12/3 Google’s Energy Initiative

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Recently Google announced its plans to spend tens of millions on research, development and related investments in renewable energy. Google believes it can produce electricity at scale cost less than coal. It also believes it can do this in years, not decades.

With Google taking the lead, what does this say about the future of energy development? Will Google’s initiative spur the government, and other businesses, to step up their efforts to find alternative, renewable and sustainable energy sources? Tune in and let us know what you think.

                                                                                                                                    – Marcus

Related links:

www.windcurrent.com

www.citizen.org

www.cleantech.com

www.vds.mit.edu

11/29/07 The Past Catching Up With You…

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When someone broke into Sean Taylor’s home in the middle of the night and killed him earlier this week, was it a case of some trouble from Sean’s past catching up with him, or a random crime?  We don’t know, yet, but if I had to guess, I would guess that he was targeted, given the past, public incidences of violence in his life.  And not everyday violence, but things like an assault charge for threatening people with a gun, and being on the receiving end of a hail of bullets in his SUV.

There’s lots of other incidents around the NFL, and sportsworld in general, of players who’ve been dragged down by connections to their sometimes turbulent past.  Look at Michael Vick, Darrent Williams (Bronco’s player killed in a drive-by last New Years Day,) or the jail time Jamal Lewis served while playing for The Ravens, and, of course, Ray Lewis, who was charged, along with 2 of his friends, with a double murder.  Lewis accepted a plea bargain, pleading guilty to a misdemeanor charge of obstruction of justice, and his friends were acquitted.

The thing is, this isn’t particular to proffesional athletes by any means.  Michael Wilbon said it better than I could in his column earlier this week.  Here’s an excerpt:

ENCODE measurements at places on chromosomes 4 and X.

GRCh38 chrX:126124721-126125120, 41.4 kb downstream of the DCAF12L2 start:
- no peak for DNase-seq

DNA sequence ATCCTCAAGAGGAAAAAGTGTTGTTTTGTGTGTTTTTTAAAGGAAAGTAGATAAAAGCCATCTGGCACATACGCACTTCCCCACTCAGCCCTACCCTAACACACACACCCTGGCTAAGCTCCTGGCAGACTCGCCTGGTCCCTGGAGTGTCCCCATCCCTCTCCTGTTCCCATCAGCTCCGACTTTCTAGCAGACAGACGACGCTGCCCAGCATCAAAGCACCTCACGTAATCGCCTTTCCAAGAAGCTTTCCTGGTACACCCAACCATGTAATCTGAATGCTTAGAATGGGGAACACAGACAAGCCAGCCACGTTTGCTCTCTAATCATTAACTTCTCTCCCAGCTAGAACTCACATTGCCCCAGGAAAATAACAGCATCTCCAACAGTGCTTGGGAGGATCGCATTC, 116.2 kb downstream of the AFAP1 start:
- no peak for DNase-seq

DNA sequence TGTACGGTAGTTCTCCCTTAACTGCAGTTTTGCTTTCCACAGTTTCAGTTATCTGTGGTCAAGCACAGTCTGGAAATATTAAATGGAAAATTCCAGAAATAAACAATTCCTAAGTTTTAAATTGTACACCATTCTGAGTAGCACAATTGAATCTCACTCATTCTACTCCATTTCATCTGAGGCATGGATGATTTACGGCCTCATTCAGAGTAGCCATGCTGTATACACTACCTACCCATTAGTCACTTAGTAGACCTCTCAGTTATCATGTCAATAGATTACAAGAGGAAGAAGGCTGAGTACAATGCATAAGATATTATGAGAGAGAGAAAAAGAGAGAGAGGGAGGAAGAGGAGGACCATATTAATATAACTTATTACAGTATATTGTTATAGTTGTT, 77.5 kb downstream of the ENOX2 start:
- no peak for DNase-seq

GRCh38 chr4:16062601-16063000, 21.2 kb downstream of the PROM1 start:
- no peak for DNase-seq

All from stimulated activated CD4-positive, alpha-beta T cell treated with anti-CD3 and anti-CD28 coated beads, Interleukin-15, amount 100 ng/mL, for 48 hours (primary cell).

The issue of separating yourself from a harmful environment is a recurring theme in the life of black men. It has nothing to do with football, or Sean Taylor or even sports. To frame it as a sports issue is as insulting as it is naive. Most of us, perhaps even the great majority of us who grew up in big urban communities, have to make a decision at some point to hang out or get out.

The kid who becomes a pharmaceutical rep has the same call to make as the lawyer or delivery guy or accountant or sportswriter or football player: Cut off anybody who might do harm, even those who have been friends from the sandbox, or go along to get along.

Mainstream folks — and, yes, this is a code word for white folks — see high-profile athletes dealing with this dilemma and think it’s specific to them, while black folks know it’s everyday stuff for everybody, for kids with aspirations of all kinds — even for a middle-class kid with a police-chief father, such as Taylor — from South Central to Southeast to the South Side. Some do, some don’t. Some will, some won’t. Some can, some cannot. Often it’s gut-wrenching. Usually, it’s necessary. For some, it takes a little bit too long.

That’s a lot to think about.. join us at 1pm today, and leave your thoughts here, as well.

Also, check out the Sports Illustrated article that helped get us thinking about all of these things today.  It’s called “The Road to Bad Newz” and written by one of today’s guests, Farrell Evans, and George Dohrmann.

-Justin

11/29/07 Ghetto Nation

“Prostitution is hilarious!”

I’m always shocked when I hear about some stupid group on a college campus having a Pimp’s and Ho’s party, or a “Ghetto” themed party where you are encouraged to bring 40’s in brown paper bags and “wear your favorite gang colors!”  I mean, do these people really not get it?  Are they really unaware that someone is going to be offended by this?  Where is the motivation, anyway?  Why do people want to emulate ghetto stereotypes and celebrate the worst of human behavior?

These are the questions that Cora Daniels asks in her most recent book, Ghetto Nation: A Journey into the Land of Bling and the Home of the Shameless.  Why do people like Paris Hilton appropriate ghetto attitudes and style?  How can corporate America defend it’s practices of making so much money off harmful ghetto stereotypes? Do we really live in a world where Pimp and Ho”  for children costumes are available?  Yes.  We sure do.

Let’s discuss…at Noon…

-Jessica

11/28/07 Joel Hafvenstein